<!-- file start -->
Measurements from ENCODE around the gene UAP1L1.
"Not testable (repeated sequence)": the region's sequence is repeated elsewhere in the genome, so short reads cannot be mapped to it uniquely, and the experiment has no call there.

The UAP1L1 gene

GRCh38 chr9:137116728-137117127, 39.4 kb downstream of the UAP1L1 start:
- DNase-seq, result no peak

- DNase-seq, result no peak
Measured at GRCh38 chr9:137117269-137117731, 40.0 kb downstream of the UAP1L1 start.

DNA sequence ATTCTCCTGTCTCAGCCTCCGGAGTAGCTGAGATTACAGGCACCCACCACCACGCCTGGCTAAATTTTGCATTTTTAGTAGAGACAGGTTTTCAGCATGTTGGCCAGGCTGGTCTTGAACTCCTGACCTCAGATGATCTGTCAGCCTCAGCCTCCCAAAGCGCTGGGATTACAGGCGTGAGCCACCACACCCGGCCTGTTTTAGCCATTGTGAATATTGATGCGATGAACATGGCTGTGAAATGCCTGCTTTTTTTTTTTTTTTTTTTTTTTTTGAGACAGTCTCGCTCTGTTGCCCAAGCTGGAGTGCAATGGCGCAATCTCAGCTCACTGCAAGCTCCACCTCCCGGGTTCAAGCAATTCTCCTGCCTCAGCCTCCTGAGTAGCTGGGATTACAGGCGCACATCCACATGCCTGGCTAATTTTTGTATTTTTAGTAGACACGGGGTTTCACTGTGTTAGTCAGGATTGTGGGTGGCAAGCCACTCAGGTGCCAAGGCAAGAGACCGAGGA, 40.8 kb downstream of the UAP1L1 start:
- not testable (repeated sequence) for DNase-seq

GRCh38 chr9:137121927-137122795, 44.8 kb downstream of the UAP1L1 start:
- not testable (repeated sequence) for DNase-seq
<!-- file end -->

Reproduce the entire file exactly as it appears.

Measurements from ENCODE around the gene UAP1L1.
"Not testable (repeated sequence)": the region's sequence is repeated elsewhere in the genome, so short reads cannot be mapped to it uniquely, and the experiment has no call there.

The UAP1L1 gene

GRCh38 chr9:137116728-137117127, 39.4 kb downstream of the UAP1L1 start:
- DNase-seq, result no peak

- DNase-seq, result no peak
Measured at GRCh38 chr9:137117269-137117731, 40.0 kb downstream of the UAP1L1 start.

DNA sequence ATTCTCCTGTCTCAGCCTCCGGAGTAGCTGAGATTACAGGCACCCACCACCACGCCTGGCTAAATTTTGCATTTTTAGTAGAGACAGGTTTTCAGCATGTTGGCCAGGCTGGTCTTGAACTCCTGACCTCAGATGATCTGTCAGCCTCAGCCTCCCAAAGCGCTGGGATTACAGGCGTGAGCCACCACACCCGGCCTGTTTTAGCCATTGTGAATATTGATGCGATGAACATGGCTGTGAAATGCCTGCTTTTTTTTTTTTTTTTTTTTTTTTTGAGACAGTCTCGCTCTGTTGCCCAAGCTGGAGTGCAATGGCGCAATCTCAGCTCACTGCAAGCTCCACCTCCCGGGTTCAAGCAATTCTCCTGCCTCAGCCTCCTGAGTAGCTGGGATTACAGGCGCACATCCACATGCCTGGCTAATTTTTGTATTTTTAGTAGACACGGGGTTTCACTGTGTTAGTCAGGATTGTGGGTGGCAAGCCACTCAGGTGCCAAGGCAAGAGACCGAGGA, 40.8 kb downstream of the UAP1L1 start:
- not testable (repeated sequence) for DNase-seq

GRCh38 chr9:137121927-137122795, 44.8 kb downstream of the UAP1L1 start:
- not testable (repeated sequence) for DNase-seq